The Financial Stability Board (FSB) unveils new global rules to prevent ‘too big to fail’ banks from being bailed out by taxpayers if they run into financial difficulties.
A recent report from the National Audit office proposed that over £1 trillion of taxpayers’ money was used to subsidise the banks in the UK at the peak of the financial crisis between 2007 and 2008. The new rules will instead ensure that banks’ shareholders and their creditors will be responsible for future losses, rather than the public.
FSB chairman and governor of the Bank of England, Mark Carney, has described the proposed rules as a “watershed” moment. In a BBC interview, he commented: "The banks and their shareholders and their creditors got the benefit when things went well…But when they went wrong the British public and subsequent generations picked up the bill - and that's going to end.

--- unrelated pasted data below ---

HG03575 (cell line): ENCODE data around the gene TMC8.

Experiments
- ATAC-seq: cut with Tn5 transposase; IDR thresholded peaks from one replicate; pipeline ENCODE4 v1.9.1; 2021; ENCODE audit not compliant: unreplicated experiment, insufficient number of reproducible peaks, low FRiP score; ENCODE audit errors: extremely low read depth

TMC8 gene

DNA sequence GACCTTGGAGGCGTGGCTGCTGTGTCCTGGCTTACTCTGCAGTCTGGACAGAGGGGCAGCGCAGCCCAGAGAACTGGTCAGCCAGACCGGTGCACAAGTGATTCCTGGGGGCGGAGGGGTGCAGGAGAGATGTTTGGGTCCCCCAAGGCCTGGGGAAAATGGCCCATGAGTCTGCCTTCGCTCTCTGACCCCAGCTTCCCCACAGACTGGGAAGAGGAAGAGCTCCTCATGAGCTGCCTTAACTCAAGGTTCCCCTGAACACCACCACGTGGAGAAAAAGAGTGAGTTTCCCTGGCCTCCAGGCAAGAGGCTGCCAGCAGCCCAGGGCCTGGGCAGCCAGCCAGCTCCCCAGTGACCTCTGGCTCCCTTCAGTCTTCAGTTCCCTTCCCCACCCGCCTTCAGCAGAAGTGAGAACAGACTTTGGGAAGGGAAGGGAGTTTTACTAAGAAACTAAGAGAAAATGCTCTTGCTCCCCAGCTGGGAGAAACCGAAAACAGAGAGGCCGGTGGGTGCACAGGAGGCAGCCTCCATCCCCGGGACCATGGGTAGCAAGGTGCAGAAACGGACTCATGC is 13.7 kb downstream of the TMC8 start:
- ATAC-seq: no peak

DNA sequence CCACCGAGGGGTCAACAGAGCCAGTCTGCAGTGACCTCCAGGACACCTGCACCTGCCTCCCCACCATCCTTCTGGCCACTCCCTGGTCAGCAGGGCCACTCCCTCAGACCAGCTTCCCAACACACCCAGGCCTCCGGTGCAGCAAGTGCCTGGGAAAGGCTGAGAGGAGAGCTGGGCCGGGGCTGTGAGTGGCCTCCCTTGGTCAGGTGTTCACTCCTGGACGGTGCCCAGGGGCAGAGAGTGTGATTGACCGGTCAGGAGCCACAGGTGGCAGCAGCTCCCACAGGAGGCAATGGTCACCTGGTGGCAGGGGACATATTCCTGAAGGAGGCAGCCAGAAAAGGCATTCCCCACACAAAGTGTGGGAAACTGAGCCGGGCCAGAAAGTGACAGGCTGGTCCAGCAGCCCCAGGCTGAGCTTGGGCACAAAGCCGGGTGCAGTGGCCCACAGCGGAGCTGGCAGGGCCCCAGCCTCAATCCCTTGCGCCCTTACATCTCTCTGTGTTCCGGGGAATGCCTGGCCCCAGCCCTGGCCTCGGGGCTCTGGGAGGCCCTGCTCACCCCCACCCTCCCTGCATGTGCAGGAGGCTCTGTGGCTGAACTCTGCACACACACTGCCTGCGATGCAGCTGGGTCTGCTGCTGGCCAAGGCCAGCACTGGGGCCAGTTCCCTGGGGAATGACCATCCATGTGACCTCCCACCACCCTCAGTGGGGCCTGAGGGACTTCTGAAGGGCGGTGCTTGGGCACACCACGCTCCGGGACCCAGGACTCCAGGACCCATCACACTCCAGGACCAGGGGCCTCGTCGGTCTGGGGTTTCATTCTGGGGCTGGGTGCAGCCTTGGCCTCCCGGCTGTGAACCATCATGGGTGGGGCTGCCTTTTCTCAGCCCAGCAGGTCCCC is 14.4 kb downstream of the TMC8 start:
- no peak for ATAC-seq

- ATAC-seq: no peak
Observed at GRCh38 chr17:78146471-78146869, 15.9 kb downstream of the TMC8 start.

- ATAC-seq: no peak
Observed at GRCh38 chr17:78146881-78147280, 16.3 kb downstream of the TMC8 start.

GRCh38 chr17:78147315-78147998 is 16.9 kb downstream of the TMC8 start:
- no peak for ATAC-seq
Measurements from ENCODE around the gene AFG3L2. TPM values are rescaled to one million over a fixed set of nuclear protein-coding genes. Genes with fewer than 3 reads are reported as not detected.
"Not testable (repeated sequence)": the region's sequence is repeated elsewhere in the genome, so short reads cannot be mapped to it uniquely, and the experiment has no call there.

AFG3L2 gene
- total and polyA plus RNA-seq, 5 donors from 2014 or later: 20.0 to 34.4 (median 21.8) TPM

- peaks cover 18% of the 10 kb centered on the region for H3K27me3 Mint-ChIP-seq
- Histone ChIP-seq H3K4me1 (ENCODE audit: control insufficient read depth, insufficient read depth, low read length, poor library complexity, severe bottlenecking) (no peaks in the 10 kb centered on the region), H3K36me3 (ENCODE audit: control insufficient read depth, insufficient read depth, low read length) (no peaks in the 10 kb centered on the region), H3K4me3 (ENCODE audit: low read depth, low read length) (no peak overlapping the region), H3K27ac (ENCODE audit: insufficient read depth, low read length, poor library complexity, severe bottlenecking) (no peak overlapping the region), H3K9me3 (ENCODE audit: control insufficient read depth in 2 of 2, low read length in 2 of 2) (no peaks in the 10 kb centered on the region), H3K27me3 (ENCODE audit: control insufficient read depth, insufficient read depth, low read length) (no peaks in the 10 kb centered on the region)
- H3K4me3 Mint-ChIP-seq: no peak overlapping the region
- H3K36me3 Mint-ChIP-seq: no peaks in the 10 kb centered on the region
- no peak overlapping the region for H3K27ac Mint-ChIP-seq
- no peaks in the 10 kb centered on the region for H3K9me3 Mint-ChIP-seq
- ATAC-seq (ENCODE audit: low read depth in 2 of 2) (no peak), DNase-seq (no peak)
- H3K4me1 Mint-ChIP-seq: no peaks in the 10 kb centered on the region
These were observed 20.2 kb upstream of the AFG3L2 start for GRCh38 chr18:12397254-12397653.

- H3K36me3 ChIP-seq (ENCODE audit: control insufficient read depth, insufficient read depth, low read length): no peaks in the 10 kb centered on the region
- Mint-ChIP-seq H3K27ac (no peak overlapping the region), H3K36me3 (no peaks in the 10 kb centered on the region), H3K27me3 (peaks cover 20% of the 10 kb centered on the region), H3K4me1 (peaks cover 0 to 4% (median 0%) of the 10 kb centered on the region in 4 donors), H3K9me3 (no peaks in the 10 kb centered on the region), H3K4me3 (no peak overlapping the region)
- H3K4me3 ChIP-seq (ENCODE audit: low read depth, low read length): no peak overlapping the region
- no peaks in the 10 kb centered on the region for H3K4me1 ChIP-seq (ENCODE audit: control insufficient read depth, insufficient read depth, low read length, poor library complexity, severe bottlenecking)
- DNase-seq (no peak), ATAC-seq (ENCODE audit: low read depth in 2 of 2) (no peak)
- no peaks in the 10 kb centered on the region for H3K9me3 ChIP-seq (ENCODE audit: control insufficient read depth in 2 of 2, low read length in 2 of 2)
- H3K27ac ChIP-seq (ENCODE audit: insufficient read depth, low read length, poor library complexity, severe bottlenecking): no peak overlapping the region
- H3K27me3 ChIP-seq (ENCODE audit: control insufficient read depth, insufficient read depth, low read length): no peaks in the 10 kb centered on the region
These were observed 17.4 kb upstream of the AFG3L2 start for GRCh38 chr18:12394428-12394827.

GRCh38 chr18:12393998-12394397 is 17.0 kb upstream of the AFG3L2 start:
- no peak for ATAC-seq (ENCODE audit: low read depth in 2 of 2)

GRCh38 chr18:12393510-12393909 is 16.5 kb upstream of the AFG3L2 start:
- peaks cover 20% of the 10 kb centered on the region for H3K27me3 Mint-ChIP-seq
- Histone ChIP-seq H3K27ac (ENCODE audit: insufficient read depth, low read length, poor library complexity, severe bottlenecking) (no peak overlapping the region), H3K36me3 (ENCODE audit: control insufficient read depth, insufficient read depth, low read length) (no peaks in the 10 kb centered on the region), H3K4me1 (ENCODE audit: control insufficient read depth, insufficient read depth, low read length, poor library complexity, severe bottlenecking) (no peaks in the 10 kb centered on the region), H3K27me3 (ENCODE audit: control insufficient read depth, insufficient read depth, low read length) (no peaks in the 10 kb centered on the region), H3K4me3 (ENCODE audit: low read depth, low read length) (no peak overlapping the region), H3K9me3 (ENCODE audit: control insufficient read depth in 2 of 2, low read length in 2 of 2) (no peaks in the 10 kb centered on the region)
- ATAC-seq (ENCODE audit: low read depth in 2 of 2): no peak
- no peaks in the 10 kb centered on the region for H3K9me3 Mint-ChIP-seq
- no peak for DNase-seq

"Instead of having the public, governments, [and] the taxpayer rescue banks when things go wrong; the creditors of banks, the big institutions that hold the banks' debt - not the depositors - will become the new shareholders of banks if banks make mistakes.
"Let's face it, the system we've had up until now has been totally unfair…Once implemented, these agreements will play important roles in enabling globally systemic banks to be resolved without recourse to public subsidy and without disruption to the wider financial system."
These rules will require banks to have more capital set aside, effectively as a cushion, which should be worth 15-25% of their assets. This is a big jump compared to what is required by the current rules, the idea being that should another crisis arise, the use of taxpayers’ money to subsidise losses can be avoided.
The rules will go under consultation. It is expected that they should come into effect as an international standard in banking in 2019.